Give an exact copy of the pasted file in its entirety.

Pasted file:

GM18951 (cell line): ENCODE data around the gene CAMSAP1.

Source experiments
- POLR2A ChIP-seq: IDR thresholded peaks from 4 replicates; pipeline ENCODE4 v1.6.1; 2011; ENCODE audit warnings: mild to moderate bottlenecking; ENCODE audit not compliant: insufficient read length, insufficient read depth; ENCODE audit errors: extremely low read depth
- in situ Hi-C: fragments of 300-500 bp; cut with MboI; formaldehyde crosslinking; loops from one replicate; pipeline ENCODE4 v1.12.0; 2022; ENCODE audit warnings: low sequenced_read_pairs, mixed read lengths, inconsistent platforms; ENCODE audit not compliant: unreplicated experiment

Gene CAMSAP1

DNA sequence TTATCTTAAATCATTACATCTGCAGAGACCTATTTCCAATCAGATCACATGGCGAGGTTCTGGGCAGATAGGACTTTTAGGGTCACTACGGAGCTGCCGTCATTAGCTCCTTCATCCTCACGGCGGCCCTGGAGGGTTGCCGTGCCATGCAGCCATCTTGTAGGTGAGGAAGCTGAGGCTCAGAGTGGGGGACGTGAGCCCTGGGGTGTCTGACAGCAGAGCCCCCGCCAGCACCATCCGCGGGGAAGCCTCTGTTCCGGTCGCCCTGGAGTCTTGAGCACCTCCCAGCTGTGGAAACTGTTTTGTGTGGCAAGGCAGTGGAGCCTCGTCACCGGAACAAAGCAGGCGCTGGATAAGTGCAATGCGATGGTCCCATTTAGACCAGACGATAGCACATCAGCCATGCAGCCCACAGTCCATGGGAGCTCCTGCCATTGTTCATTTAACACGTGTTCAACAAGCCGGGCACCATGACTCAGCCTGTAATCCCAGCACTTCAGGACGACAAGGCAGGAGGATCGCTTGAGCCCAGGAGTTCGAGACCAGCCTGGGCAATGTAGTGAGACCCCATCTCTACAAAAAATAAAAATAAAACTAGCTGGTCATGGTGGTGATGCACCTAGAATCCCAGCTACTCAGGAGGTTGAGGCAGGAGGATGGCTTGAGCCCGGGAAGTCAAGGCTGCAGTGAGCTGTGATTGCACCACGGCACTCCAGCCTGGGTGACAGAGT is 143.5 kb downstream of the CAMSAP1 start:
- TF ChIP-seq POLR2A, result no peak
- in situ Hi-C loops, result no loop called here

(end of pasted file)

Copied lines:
GM18951 (cell line): ENCODE data around the gene CAMSAP1.

Source experiments
- POLR2A ChIP-seq: IDR thresholded peaks from 4 replicates; pipeline ENCODE4 v1.6.1; 2011; ENCODE audit warnings: mild to moderate bottlenecking; ENCODE audit not compliant: insufficient read length, insufficient read depth; ENCODE audit errors: extremely low read depth
- in situ Hi-C: fragments of 300-500 bp; cut with MboI; formaldehyde crosslinking; loops from one replicate; pipeline ENCODE4 v1.12.0; 2022; ENCODE audit warnings: low sequenced_read_pairs, mixed read lengths, inconsistent platforms; ENCODE audit not compliant: unreplicated experiment

Gene CAMSAP1

DNA sequence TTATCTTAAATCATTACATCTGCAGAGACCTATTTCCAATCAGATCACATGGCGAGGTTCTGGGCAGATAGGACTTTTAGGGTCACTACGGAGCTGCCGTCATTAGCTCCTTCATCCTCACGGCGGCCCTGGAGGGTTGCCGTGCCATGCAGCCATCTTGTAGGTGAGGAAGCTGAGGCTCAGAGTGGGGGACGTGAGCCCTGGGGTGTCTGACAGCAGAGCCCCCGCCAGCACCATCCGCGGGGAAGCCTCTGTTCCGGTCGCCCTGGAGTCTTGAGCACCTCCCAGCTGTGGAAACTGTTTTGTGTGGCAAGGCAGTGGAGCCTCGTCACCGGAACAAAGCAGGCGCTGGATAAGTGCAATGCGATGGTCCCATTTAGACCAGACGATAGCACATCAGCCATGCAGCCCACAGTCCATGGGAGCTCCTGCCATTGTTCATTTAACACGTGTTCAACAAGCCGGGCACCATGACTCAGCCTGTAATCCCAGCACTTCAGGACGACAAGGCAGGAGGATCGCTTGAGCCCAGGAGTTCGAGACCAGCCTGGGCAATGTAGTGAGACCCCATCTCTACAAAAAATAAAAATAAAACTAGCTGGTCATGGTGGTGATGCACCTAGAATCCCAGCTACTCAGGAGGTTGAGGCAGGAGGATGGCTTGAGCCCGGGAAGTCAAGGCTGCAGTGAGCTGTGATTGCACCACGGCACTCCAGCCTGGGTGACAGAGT is 143.5 kb downstream of the CAMSAP1 start:
- TF ChIP-seq POLR2A, result no peak
- in situ Hi-C loops, result no loop called here